On the Choice of Books; Inaugural Address ...

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J.C. Hotten, 1871 - 202 páginas
 

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Página 81 - Who knows the inscrutable design ? Blessed be He who took and gave ! Why should your mother, Charles, not mine, Be weeping at her darling's grave?* We bow to Heaven that...
Página 63 - I will remind you that it is not by books alone, or by books chiefly, that a man becomes in all points a man. Study to do faithfully whatsoever thing in your actual situation, there and now, you find either expressly or tacitly laid to your charge ; that is your post ; stand in it like a true soldier. Silently devour the many chagrins of it, as all human situations have many ; and see you aim not to quit it without doing all that it, at leant, required of you. A man perfects himself by work much...
Página 137 - The most unhappy of all men is the man who cannot tell what he is going to do, who has got no work cut out for him in the world, and does not go into it For work is the grand cure of all the maladies and miseries that ever beset mankind, — honest work, which yon intend getting done.
Página 135 - And perhaps, in a sense, it may be still said, the very highest interests of man are virtually intrusted to them. In regard to theology ; as you are aware, it has been, and especially was then, the study of the deepest heads that have come into the world, — what is the nature of this stupendous Universe, and what are our relations to it, and to all things knowable by man, or known only to the great Author of man and it.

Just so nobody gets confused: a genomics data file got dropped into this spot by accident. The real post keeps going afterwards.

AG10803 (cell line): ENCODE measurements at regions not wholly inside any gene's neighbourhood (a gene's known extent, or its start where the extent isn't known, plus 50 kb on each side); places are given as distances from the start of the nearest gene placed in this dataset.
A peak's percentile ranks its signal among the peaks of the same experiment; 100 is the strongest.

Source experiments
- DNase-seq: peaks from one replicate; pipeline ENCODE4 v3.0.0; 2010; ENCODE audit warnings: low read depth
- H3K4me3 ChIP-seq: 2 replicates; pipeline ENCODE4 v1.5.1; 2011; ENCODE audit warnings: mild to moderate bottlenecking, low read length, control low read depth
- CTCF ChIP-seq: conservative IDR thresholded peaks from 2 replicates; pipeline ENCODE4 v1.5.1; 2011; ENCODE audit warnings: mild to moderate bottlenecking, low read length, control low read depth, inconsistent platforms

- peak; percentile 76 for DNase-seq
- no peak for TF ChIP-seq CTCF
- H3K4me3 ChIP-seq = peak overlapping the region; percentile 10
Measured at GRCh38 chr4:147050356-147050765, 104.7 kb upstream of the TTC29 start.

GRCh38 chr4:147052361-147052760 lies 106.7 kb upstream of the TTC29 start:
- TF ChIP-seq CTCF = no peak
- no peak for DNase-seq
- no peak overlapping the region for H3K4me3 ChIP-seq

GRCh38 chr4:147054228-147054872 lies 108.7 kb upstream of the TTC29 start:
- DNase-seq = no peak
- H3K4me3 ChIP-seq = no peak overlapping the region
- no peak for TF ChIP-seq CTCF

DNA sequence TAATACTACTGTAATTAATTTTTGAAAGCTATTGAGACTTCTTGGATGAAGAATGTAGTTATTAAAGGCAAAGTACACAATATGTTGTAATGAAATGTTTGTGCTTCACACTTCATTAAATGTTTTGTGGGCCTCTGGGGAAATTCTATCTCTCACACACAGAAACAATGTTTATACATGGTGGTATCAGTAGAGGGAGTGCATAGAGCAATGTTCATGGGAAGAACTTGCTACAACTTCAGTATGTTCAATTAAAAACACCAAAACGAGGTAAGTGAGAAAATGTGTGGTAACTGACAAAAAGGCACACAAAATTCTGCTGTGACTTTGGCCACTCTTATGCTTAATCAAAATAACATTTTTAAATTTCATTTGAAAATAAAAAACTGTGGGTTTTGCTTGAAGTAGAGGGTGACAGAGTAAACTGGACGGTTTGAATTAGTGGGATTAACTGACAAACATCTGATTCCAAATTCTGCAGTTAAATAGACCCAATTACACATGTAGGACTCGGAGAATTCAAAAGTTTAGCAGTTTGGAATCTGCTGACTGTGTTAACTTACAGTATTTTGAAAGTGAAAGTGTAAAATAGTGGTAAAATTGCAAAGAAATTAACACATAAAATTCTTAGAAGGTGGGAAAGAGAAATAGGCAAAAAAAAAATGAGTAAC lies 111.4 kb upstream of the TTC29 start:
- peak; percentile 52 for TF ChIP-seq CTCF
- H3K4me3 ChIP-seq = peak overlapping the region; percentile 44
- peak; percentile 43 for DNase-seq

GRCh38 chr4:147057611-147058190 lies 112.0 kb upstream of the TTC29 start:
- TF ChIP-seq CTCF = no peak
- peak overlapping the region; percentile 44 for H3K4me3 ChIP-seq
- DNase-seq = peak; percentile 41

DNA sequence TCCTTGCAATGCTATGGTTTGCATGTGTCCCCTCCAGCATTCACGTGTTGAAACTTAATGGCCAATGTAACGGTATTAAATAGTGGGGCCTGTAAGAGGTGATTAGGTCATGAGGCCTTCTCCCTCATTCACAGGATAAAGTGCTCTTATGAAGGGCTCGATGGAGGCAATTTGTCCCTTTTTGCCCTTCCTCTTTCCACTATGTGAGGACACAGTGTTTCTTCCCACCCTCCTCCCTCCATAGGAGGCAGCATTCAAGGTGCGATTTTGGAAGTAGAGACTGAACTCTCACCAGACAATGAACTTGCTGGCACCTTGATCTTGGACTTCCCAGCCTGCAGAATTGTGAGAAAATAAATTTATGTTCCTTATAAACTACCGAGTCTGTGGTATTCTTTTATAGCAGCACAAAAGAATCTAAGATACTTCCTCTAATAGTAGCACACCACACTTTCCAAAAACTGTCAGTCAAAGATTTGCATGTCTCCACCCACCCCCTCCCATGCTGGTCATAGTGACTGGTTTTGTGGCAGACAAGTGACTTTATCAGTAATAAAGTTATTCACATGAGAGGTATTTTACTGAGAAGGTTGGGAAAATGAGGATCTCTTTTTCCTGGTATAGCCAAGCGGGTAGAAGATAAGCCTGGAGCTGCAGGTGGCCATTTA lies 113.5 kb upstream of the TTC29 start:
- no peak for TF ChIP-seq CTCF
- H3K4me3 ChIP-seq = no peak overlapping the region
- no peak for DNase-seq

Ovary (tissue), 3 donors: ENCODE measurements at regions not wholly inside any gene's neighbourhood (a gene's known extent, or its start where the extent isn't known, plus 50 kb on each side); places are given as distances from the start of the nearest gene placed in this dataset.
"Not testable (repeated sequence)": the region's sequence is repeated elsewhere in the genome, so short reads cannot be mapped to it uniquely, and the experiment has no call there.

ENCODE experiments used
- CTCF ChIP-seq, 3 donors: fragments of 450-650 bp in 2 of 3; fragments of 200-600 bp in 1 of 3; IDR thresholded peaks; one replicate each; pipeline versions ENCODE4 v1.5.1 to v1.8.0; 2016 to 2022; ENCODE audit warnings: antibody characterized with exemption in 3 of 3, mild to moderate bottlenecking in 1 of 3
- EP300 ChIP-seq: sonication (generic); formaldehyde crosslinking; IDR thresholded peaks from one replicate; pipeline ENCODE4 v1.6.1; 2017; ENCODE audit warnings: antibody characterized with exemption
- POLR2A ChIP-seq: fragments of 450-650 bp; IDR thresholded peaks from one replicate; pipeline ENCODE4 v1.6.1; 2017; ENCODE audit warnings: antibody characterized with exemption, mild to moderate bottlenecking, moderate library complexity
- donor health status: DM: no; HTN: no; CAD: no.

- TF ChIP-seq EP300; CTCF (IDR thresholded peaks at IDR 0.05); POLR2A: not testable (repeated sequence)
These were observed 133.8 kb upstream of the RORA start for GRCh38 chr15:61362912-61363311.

Página 59 - Emerson's writings and speakings amount to something; and yet, hitherto, as seems to me, this Emerson is perhaps far less notable for what he has spoken or done, than for the many things he has not spoken and has forborne to do.
Página 67 - But it is a question vital to us that sealed letters in an English postoffice be, as we all fancied they were, respected as things sacred ; that opening of men's letters, a practice near of kin to picking men's pockets, and to other still viler and far fataler forms of scoundrelism, be not resorted to in England, except in cases of the very last extremity. When some new gunpowder plot may be in the wind, some doubledyed high treason, or imminent national wreck not avoidable otherwise, then let us...

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